*** Ever Wonder ***
Why Rainbows are round?

You see a rainbow when the sky in front of
is full of raindrops and the sun is at your back. The parallel rays
from the sun pass over your head and strike the raindrops, which
act like prisms. As a ray of light enters the drop, it is broken
into its consistuent colors red, orange, yellow, green, blue, and
violet. Each of these colored rays then strike the back wall of
the raindrop and is reflected back toward the front. These
reflected colored rays leave the raindrop at a certain angle,
and they can be seen only when they enter the eye at the same
angle; just as a small object can be seen in a tiny mirror only
when the viewer moves so that the object's reflected image
enters the eye at a certain angle. Therefore, in order to see
the colored rays reflected out of a single raindrop, the eye,
the sun, and the raindrop must be at one specific angle. And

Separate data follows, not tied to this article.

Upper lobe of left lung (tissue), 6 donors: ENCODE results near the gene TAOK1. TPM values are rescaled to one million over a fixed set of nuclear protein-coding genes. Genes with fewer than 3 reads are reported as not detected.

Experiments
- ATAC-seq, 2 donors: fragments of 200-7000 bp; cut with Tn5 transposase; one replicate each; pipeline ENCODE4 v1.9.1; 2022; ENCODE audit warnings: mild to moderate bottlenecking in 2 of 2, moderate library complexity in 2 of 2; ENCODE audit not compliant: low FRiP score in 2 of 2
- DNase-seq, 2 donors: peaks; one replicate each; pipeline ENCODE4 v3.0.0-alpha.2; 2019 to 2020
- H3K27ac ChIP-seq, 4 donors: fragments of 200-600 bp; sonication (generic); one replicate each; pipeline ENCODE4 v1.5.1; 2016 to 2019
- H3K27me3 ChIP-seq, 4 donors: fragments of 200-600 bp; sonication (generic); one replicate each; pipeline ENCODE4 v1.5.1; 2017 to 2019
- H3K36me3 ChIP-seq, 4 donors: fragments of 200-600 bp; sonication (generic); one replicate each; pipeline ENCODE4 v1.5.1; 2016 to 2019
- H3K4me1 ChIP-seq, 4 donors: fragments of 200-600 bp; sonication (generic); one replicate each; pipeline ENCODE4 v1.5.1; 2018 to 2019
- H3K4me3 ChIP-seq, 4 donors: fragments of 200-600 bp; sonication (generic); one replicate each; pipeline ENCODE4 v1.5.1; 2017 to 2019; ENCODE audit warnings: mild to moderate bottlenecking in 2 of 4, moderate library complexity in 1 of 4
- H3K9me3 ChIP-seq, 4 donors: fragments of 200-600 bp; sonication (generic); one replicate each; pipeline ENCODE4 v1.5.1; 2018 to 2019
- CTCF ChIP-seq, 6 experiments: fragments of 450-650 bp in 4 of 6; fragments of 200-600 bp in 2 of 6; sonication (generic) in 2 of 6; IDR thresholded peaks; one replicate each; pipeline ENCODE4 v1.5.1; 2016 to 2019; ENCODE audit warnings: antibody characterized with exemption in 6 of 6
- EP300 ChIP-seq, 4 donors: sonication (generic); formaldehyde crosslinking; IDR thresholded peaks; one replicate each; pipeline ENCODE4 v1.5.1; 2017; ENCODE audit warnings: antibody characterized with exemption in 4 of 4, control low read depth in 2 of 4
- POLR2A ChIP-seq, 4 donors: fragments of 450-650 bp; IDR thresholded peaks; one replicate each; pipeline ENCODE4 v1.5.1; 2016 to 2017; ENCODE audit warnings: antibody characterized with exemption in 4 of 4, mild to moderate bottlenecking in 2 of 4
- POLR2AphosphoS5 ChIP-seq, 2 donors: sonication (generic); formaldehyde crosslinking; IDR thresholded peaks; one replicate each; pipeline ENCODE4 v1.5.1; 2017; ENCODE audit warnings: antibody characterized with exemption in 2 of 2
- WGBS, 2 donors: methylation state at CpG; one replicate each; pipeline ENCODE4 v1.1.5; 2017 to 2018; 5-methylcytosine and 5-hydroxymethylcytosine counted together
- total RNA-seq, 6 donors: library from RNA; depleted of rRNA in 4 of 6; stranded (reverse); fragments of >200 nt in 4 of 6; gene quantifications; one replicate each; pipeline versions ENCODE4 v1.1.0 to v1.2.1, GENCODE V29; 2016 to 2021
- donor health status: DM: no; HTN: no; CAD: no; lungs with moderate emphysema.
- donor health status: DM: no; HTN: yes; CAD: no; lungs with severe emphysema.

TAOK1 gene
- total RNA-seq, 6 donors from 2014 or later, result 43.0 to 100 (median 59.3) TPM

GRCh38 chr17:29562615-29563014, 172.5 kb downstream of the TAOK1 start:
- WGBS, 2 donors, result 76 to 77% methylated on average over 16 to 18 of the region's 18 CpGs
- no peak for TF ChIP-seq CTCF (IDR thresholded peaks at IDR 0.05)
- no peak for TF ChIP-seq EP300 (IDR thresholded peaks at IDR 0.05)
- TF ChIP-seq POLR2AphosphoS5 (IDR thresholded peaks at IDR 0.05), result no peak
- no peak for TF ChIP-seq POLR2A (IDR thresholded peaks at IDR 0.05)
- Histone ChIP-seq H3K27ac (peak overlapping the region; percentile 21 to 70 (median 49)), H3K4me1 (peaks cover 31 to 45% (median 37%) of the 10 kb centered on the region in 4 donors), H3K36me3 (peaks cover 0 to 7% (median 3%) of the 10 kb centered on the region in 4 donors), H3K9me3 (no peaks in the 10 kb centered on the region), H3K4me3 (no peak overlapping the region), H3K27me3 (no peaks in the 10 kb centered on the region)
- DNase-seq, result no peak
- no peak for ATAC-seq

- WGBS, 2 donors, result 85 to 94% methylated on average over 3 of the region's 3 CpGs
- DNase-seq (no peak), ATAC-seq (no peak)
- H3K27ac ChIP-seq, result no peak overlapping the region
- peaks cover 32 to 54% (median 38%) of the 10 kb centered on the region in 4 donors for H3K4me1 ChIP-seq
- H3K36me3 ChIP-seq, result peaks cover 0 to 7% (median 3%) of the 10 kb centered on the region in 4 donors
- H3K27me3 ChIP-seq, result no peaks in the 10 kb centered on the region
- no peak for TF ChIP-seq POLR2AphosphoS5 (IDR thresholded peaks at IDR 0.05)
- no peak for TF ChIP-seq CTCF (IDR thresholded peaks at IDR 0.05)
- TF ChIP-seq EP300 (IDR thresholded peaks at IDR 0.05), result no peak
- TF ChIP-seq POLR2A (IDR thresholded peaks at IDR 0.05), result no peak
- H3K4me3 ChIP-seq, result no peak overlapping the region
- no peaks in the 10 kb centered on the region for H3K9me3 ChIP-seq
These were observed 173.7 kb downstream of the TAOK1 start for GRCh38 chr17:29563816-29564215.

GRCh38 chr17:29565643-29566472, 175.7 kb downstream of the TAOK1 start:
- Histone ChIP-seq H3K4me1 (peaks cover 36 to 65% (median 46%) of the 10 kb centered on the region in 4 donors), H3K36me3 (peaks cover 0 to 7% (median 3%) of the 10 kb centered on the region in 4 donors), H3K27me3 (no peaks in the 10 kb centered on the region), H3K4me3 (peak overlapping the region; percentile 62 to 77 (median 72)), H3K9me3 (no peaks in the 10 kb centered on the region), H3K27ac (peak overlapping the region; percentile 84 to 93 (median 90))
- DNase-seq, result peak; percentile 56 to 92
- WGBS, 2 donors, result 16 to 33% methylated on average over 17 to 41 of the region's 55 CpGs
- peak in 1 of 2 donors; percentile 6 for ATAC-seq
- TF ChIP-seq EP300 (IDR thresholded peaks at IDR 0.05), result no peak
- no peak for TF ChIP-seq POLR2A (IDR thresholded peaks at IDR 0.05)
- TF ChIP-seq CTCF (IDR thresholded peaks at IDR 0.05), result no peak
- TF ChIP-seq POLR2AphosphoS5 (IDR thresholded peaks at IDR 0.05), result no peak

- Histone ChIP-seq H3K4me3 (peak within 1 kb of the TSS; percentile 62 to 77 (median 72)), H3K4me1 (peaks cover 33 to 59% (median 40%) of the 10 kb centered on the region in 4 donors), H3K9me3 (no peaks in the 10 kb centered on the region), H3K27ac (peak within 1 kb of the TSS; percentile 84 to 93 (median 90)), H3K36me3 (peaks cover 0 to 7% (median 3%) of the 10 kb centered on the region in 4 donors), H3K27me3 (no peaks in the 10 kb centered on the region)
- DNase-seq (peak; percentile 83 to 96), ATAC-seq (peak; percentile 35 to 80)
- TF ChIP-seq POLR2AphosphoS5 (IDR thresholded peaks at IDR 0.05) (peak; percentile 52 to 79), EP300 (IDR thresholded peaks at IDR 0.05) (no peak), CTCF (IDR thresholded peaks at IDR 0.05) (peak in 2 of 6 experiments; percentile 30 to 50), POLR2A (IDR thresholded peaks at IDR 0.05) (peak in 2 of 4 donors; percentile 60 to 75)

to see the reflected rays coming from millios of raindrops, this
angle of reflection must be exactly the same for each drop.
If you were asked to arrange several million raindrops so that the
the angle between the sun, the drop and the viewer's eye was always
the same, you would find that you had to arrange the drops in a
circle. A circle is the only arrangement that would allow the angle
to stay the same. To see this, imagine a cone placed flat-end down
in a drinking glass. Note that the angle between the sides of the
cone and the sides of the glass remain the same only because the cone
is circular. Any changes in the shape of the cone would clearly change
the angle. In this analogy, the sides of the glass represent the
parallel rays of the sun, the bottom rim of the glass represents the
field of raindrops, the sides of the cone are reflected rays of colored
lights, and the tip of the cone is the viewer's eye.
This means even though all the raindrops before you are reflecting
the colors of the rainbow, your eye can only see those that are arranged
in a circle. And you can only see half of the circle that appears
above the horizon.

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